In this presentation, Paul Deslandes of the University of Vermont gives bite-sized overviews of each free-response question—how students performed, teaching tips for areas where students struggled, and a deeper understanding of the questions and results.
September 15,4: It was one of those bizarre instances of historical contradiction, where an era that was concerned with freedom and individual liberty crashed into one simultaneously obsessed with despotic rulers concerned with their absolutist political control.
Oxymoronic or not, the AP European History Exam loves to test on complicated topics such as this one. Not only do we lay out the details that characterized the movement, but we place it in the appropriate historical context.
On top of that, we will be covering all of the key figures that comprised the Enlightened Absolutism movement. And finally, we will finish this AP Euro review off with a detailed explanation of the ways that this term and its associated historical figures will most likely show up on your upcoming AP European History exam.
So, put on your Enlightenment-era thinking caps and think like a despot, so you can dominate over your upcoming AP Euro exam. What is Enlightened Absolutism? Enlightened Absolutism is basically the belief in Enlightenment-era rationality and the concern for social problems, but intermixed with the belief in an absolute monarchy or despotism.
What this means is that monarchies were justifying their absolute governing power through 18th and early 19th century concerns about education, health, legal order, individual rights, and tolerance. Rather than finding their authority in religious autocracy, these rulers particularly in Europe looked thinkers like Montesquieu, Voltaire, and Hobbes.
Frederick the Great actually said it rather well in a letter to Voltaire: Let us admit the truth: But it does accurately represent the ways that Enlightened Absolutists felt about the monarchy or in this case, about themselves. They often articulated the belief that the common people required a benevolent absolute leader, someone to care for their needs and provide order to a world that was defined by chaos.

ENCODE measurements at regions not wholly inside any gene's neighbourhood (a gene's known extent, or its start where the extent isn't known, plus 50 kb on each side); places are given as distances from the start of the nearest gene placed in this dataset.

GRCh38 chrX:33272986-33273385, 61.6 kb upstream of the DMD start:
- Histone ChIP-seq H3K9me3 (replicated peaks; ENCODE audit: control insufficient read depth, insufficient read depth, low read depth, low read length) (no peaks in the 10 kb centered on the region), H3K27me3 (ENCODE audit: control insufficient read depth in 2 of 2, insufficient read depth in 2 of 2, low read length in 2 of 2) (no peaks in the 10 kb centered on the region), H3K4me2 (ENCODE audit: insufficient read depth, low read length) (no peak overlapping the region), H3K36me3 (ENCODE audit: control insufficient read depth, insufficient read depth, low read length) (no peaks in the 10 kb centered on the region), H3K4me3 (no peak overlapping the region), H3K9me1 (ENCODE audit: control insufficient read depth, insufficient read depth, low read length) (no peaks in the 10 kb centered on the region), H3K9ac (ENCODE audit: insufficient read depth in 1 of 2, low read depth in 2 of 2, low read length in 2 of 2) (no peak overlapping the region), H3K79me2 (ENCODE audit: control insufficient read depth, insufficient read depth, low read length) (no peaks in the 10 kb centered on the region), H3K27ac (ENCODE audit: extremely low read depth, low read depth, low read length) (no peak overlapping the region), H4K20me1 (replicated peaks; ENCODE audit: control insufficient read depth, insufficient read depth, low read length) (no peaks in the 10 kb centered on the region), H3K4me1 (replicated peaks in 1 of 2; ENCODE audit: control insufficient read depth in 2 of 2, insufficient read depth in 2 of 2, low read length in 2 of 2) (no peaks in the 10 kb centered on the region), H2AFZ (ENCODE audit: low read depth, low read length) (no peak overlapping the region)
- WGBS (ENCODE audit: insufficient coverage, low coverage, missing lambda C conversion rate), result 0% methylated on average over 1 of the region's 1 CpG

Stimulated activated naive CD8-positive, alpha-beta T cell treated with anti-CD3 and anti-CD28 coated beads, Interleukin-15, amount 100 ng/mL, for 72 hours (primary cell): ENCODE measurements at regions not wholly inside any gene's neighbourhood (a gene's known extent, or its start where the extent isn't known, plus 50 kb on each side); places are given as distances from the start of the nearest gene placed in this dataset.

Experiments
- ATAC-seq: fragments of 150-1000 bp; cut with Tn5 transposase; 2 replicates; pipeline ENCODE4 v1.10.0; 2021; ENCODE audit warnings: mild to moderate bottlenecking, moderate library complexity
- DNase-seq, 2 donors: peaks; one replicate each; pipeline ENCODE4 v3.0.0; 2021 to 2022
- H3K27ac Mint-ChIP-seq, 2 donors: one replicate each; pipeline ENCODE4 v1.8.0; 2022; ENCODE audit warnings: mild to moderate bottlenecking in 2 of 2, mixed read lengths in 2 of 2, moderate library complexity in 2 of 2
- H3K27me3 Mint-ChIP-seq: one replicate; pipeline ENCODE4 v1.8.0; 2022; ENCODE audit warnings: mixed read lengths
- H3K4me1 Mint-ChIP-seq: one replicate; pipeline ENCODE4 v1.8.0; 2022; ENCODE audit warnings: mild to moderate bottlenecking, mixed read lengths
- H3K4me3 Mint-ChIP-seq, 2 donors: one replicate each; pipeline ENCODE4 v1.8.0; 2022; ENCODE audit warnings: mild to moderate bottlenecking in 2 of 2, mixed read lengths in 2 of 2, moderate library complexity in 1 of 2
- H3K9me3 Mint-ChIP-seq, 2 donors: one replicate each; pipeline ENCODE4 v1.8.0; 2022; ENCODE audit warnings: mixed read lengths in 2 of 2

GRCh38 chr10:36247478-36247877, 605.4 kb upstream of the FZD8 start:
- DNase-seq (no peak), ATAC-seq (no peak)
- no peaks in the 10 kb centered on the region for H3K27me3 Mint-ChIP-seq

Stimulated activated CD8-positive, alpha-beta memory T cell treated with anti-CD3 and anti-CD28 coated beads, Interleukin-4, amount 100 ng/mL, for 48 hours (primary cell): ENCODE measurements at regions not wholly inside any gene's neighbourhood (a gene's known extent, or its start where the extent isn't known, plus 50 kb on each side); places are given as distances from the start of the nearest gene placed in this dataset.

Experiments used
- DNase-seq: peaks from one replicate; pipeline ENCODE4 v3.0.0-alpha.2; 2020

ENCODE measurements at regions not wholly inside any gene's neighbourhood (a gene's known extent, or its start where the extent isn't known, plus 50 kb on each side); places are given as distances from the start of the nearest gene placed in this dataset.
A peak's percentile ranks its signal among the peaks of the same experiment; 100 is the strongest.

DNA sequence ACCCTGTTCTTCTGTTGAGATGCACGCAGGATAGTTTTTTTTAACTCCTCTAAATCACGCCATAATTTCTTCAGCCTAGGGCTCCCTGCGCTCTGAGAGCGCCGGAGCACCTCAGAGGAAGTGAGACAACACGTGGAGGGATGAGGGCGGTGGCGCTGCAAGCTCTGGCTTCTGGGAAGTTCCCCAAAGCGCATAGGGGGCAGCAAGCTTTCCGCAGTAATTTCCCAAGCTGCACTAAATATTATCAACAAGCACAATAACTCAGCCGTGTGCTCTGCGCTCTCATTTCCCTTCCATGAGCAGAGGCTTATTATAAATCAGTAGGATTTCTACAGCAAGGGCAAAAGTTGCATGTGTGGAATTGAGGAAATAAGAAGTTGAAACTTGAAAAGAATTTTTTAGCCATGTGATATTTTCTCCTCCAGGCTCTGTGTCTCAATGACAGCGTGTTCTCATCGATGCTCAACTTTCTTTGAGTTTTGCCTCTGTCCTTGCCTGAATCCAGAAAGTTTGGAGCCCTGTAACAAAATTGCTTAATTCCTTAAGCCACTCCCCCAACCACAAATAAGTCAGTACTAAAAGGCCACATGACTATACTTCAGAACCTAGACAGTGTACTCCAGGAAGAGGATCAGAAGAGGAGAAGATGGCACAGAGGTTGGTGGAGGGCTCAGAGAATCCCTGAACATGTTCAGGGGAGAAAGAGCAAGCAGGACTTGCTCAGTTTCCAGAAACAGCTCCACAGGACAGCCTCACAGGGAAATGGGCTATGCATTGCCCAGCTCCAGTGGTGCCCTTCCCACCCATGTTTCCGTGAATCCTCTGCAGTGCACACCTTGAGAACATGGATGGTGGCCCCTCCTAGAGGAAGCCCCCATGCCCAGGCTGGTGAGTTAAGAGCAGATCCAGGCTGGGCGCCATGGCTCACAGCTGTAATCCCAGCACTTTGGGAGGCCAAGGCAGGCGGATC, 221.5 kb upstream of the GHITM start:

But it was also about so much more. These Enlightened Absolutists often encouraged more democratic participation in the states that they were running. They often did this by implementing laws for the benefit of their people, funding education, and even encouraging production of the arts and sciences.
In fact, Frederick the Great was probably the most vocal supporter of the movement itself. But more on that later. Putting Enlightened Absolutism into Context Why was this taking place? You would be right to ask these types of questions. And yes, it was a bit odd.
But it also makes a lot of sense in a way too. As you may be aware from your other AP Euro studies, absolute monarchies were all the rage before the 18 century.
They believed in total control, and justified that control in religious terms. They believed they were religiously chosen to rule the people.
In particular, they believed that their power was absolute. It was ordained by God, basically. That meant it could not be challenged and that if the people were suffering, well that must be the will of God then. But the Enlightenment came along in the 18th century that began to question the role of religion in human relations.
Instead, Enlightenment thinkers began to believe in rationalism, the people in a people-oriented government, and a reliance on science rather than religion. You hopefully already know a bit of this from your AP Euro History studies, but it never hurts to have a recap.
The Enlightenment was an 18th century intellectual, political, and social movement that characterized much of European thought across the continent. Everyone was into this, from kings to philosophers to peasants. With the help of revolutionary thinkers like Voltaire, Descartes, Montesquieu, Spinoza, etc.
New ideas about freedom, tolerance, progress and especially liberal governance began to form. It became so powerful that the ruling elites of Europe began spouting Enlightenment thought even if their power and control oftentimes seemed to contradict what these thinkers were trying to say.Additionally, the AP European History Test measures the following skills: • The ability to analyze historical evidence • The ability to express historical understanding in writing.
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Ch. 16 AP Euro (Absolutism and Constitutionalism in Western Europe) Might as well be "The Chapter of Louis XIV" Some extra stuff was added for Quizbowl purposes. STUDY.
Explore timing and format for the AP European History Exam, and review sample questions, Sample student responses to an AP European History long essay question, scored using the AP history rubric. Includes scoring guidelines and commentary.
PDF; MB; AP European History Sample Questions Document. and the Advanced Placement Program.
The on free-response questions and to increase the amount of choice and flexibility on the exam changes include: w The document-based question will be limited to topics in t he course, beginning in w The long essay question choices will continue to focus on the same theme and skill, now.
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